Does Your Business Have a Disaster Plan?
I'm one of those Moms (and business owners) who thinks, "Yeah.. I'll back up my PC. Someday." I'm also great at planning out how I would handle an emergency that would require a complete and total halt to my business -- but I never really execute.
All that changed when we got the word that the Missouri River was flooding. While we haven't completely moved out of our home/office, we have been set to work from the road, if need be. (And I wish that I had planned out the logistics much earlier.) Here are some of the parts to my plan that I will be sure to have ready the next time we have a disaster (God forbid):
1. Contract clauses - Do you have agreements with your clients promising to deliver a service or product on time? Does that contract allow for emergency situations such as illness or natural disaster? Luckily, most of my client agreements are pretty flexible. Those that I work with all understood that an evacuation was going to cut into my productivity. I didn't lose business over my failure to deliver a few posts.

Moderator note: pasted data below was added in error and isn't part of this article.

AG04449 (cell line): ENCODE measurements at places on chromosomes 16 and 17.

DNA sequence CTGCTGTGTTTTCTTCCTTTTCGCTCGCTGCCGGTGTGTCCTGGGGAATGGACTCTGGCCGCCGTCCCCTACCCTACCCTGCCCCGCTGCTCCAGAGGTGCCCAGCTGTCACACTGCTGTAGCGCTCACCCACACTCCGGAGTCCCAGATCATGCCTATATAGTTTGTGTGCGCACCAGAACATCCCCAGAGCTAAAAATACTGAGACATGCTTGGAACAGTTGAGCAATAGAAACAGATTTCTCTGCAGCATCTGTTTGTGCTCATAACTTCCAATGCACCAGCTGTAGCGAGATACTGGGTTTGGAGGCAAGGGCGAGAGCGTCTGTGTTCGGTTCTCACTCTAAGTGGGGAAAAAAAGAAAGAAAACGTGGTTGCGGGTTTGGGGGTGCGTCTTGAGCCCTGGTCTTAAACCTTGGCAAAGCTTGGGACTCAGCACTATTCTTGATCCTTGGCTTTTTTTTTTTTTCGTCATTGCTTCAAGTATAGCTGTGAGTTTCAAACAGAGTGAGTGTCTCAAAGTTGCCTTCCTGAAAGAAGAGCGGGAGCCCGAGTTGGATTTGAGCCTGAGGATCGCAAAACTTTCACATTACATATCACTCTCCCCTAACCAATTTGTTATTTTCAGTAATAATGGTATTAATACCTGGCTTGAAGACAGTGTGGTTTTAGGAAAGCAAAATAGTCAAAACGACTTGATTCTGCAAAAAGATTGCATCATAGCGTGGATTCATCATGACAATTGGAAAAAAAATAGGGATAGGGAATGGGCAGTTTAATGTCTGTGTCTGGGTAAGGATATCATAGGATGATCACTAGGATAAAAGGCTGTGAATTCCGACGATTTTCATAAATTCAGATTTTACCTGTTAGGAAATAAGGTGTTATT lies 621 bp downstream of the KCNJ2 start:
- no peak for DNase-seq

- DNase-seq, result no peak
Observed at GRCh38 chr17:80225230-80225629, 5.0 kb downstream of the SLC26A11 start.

2. Alternate income sources - When I lost internet for a few days, it really put me behind on my social media marketing (and could have cost my clients theirs, as well.) This got me thinking to how I would deal with having to stop all of my real-time promotional services in the case of a true natural disaster. Would I be able to make up for the losses with pure freelance article writing? Most likely, I could. But I should have a plan in place that allows for me to see what I would lose if connectivity was an issue, and how I could cover that amount with other income streams.
3. Portability - If my home or office was completely boxed up, under water, or without power/internet, how could I survive in the long-term? I had to brainstorm a few solutions, but I basically came to the conclusion that I could take a small net book or iPad and do much of my work from the public library when it was open, or the laundry mat when it was closed.
4. Balance - With everything around me in chaos, could I handle the stress of being a work-at-home mom? It was already a challenge, but with no working washer or dryer, limited resources from family and friends (who were dealing with their own flood issues), and the uncertainty that plagued my family's usually lightheartedness, it was doubly stressful. My usual tactics were going to have to be stepped up, and we were probably going to eat out more than our usual 1-2 times a month. (Thanks, McDonald's.)
In a true disaster (tornado, rapid flooding, illness), I may not be able to employ all of my disaster plans. Planning and preparedness helps minimize loss, however, and I've learned quite a bit about how to do it right!
Would your business survive in the worst case scenario?
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